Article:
More urgent. More crowded. More expensive. Also, more flexible and accessible to millions.
That, in a nutshell, is how higher education has changed around the world in the wake of the global financial crisis that struck five years ago, and the recession that followed.
Increasing financial pressures to get more people through higher education more efficiently opened the door to new technologies. Those technologies, in turn, have begun "unbundling" individual classes and degrees from traditional institutions - much in the same way iTunes has unbundled songs from whole albums and the Internet is increasingly unbundling television shows and networks from bulky cable packages.
Austerity by European governments and U.S. states hammered the budgets of public universities, leaving students to foot more of the bill. Many have responded by seeking faster and more affordable options, targeted to deliver immediate jobs.
Certificates - bite-sized credentials typically in narrow, occupational fields - don't count as formal degrees, but they're cheaper and can produce a substantial salary boost. Their popularity has exploded in the United States - about 11 percent of American workers now have them, up from 2 percent in 1980. And while data is spotty, Anthony Carnevale of the Georgetown Center on Education and the Workforce in Washington, D.C., says their equivalents are growing elsewhere in the developed world.
Until now, the main currency of academia has been the "credit hour" - if you spend a certain amount of time in the classroom and pass the course, you earn credit. That may be changing with a broad-based move toward giving students credit for what they can demonstrate they know, regardless of how much time they spend in class.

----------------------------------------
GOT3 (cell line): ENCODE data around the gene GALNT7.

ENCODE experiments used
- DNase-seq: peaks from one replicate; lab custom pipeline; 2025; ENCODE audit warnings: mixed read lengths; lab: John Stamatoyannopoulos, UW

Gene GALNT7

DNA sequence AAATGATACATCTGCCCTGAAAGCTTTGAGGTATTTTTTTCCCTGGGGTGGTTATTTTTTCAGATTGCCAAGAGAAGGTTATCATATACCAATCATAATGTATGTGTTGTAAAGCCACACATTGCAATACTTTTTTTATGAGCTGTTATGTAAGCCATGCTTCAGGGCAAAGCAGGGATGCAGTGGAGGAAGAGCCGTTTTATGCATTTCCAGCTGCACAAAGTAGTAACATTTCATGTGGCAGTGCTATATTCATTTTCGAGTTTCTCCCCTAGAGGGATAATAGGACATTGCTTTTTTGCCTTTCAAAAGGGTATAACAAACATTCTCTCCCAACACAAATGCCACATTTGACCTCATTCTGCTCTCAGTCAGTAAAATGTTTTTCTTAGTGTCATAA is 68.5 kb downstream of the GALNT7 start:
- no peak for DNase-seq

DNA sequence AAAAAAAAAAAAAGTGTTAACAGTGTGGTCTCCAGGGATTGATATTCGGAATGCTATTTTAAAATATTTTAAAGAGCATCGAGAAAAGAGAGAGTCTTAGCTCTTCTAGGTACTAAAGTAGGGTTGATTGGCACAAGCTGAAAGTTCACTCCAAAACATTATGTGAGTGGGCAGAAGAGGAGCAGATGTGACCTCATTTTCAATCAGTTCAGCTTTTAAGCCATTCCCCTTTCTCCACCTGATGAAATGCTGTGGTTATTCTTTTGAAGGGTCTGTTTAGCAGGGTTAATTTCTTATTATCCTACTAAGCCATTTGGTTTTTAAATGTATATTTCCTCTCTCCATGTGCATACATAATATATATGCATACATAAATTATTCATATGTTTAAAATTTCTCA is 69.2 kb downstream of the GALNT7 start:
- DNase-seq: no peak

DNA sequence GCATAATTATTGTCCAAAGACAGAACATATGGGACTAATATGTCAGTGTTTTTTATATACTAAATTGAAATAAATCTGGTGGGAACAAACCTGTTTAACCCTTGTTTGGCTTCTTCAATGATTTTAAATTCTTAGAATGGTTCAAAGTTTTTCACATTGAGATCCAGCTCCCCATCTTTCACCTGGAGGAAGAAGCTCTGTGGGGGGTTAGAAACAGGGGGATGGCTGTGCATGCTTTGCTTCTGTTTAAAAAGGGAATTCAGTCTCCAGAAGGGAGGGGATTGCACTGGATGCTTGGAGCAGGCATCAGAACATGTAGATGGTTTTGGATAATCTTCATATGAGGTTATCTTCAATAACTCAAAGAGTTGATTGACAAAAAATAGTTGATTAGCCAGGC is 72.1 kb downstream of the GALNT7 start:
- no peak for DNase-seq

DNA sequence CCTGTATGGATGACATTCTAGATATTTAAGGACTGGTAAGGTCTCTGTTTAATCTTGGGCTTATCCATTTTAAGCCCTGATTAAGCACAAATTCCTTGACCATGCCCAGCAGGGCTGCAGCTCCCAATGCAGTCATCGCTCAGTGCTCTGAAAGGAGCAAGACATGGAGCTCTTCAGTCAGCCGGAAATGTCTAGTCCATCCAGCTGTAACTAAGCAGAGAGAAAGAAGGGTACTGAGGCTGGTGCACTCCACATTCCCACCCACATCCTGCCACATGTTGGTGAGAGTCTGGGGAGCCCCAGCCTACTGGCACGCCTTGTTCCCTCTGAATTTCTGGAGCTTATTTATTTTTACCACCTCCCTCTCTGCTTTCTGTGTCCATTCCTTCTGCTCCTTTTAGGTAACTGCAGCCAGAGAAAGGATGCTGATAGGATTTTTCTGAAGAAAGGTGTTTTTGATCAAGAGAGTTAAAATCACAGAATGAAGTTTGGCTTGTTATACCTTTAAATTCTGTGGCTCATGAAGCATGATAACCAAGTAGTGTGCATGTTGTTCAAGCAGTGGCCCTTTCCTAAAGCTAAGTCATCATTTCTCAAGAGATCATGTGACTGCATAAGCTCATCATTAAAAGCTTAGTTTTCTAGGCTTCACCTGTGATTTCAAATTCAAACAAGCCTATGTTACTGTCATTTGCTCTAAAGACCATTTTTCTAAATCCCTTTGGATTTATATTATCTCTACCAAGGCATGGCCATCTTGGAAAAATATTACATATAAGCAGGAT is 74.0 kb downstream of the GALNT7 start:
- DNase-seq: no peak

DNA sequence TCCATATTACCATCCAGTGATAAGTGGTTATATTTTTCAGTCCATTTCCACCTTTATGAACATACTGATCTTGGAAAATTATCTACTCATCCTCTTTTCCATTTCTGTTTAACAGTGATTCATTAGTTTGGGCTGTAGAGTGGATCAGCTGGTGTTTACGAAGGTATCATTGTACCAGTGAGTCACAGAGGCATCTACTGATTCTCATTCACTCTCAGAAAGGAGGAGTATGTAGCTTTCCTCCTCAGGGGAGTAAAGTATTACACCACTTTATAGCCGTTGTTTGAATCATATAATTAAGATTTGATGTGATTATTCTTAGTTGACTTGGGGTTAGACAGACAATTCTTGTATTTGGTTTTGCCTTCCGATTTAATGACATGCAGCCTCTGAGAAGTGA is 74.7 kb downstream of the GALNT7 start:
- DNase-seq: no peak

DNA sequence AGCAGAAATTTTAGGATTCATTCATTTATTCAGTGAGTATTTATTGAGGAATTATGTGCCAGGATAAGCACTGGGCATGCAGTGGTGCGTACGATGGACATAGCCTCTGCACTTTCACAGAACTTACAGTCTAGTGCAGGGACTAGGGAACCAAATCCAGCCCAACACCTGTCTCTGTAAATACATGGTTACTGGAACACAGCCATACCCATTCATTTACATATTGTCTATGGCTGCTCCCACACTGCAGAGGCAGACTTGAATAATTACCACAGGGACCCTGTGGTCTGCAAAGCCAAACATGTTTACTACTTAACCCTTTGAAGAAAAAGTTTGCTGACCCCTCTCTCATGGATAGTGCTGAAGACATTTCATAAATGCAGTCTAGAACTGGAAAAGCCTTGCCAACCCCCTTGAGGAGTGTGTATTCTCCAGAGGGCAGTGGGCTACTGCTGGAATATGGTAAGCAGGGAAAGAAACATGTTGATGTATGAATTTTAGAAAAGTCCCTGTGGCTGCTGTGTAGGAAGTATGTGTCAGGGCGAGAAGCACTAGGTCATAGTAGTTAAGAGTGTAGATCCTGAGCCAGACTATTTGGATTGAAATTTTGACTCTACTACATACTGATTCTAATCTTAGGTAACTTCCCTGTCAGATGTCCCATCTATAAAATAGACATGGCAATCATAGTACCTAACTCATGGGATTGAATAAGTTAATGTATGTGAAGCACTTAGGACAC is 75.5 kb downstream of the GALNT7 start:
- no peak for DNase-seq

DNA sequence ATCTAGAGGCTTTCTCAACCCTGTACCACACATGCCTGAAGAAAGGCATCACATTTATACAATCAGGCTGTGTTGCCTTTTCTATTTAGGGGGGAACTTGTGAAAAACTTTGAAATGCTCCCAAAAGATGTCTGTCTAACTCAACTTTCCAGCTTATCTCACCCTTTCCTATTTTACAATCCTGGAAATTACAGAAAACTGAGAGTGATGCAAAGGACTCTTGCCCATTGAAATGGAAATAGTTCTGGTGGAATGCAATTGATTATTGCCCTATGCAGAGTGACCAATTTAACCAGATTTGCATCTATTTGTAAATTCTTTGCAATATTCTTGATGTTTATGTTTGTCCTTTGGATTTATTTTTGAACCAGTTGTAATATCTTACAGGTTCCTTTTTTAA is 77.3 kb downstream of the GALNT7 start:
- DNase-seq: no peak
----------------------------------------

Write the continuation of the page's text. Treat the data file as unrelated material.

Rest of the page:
Earlier this year the U.S. Department of Education signaled to colleges they can get approval to collect federal aid dollars for competency-based programs, and such programs are starting to emerge.
These options could save students time and money. As technology makes self-directed learning more available in the rest of the world, other countries will be pressed to consider similar moves.
The very definition of a university may be changing. Traditionally, in the United States, the "club" of higher education has been guarded by a process of accreditation that's essentially run by traditional universities themselves. Regional and national associations determine whether schools meet specific standards, and can continue to issue diplomas. The government wants more flexibility that would bring into the system specialized providers - companies that can offer targeted teaching even if they lack the full trappings of a traditional college. Many countries around the world envy the United States its accreditation system as a quality control. But they face similar, or even greater, challenges to ramp up higher education capacity quickly, so they also will be thinking outside their own traditional boxes.
Pressure to cut costs and "scale up" teaching helped pave the way for the popularity of MOOCs, or "Massive Open Online Courses" taught by elite universities. Two leading platforms, Coursera and edX, are closing in on five million users worldwide. These courses started out as a way for learners to sample teaching by famous professors at top universities, but options for gaining academic credit are beginning to emerge, and they are quickly infiltrating the teaching at traditional universities. To some critics, the MOOCs are little more than glorified online lectures, and dangerous ones at that; their cost-cutting promises could become an excuse for politicians to cut funding for higher education even further. MOOCs also have huge drop-out rates, with estimates that 90 percent who sign up fail to finish. Some evidence is emerging that mixing MOOCs and in-person learning can be effective. Close to half the students who've signed up for edX and Coursera come from developing countries, where demand for higher education massively outstrips supply.